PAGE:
Korean researchers devise new neurostimulation technique
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Korean researchers devise new neurostimulation technique

Researchers from the Korea Advanced Institute of Science and Technology (KAIST) in South Korea have developed a new selective nano-photothermal neural stimulation technique to allow the remote control of biological activities.

The method involves a combination of precision inkjet printing technology and bio-functional thermo-plasmonic nanoparticles to print heat patterns on a micron scale.

Led by Dr Hongki Kang, the team based the new approach on their previous finding that photothermal stimulation has an inhibitory impact on the spontaneous activities of neurons.

They designed the method to leverage the metal nanoparticles’ thermo-plasmonic effect to regulate the neuronal network activities. The effect allows the particles to absorb a certain illuminated light wavelength to produce localised heat.

“The method involves a combination of precision inkjet printing technology and bio-functional thermo-plasmonic nanoparticles to print heat patterns on a micron scale.”

With the technique, the researchers intend to control hyperactive behaviours of neurons and neural circuits that are commonly associated with neurological disorders.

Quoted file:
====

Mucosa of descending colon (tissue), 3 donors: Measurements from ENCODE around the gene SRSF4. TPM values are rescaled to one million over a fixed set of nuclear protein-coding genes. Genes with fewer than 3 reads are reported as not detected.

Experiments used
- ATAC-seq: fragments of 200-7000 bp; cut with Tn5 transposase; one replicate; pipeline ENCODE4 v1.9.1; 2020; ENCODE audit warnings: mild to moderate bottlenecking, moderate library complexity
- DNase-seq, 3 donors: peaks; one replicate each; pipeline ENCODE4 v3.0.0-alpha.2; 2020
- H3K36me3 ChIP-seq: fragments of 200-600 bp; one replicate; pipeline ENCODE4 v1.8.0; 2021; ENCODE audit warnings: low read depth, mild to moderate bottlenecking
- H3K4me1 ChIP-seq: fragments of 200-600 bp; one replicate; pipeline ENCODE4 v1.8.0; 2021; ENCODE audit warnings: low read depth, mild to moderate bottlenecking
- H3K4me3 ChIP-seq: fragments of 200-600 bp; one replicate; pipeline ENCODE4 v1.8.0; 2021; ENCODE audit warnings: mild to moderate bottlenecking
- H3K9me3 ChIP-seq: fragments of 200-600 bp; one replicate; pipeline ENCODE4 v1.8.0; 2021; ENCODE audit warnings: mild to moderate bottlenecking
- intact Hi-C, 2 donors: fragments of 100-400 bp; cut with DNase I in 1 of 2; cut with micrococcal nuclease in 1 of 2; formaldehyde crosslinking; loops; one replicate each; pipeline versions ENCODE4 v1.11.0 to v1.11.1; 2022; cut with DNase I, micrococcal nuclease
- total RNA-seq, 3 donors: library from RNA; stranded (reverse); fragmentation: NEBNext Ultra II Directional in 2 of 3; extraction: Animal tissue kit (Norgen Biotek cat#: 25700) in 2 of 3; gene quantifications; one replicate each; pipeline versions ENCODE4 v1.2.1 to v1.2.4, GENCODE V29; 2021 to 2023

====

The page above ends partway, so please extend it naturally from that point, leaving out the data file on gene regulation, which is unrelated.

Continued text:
Furthermore, the team demonstrated the working of the printing technique even with thin and flexible substrates, meaning that it can be easily used with implantable and wearable devices.

The method is expected to additionally facilitate customised and personalised precision neuromodulation therapy through application to target areas in patients suffering from neurological conditions.

KAIST Bio and Brain Engineering department professor Yoonkey Nam said: “The fact that any desired heat patterns can be simply ‘printed’ anywhere broadens the applicability of this technology in many engineering fields.

“In bioengineering, it can be applied to neural interfaces using light and heat to modulate physiological functions. As another engineering application, for example, printed heat patterns can be used as a new concept of anti-counterfeit applications.”

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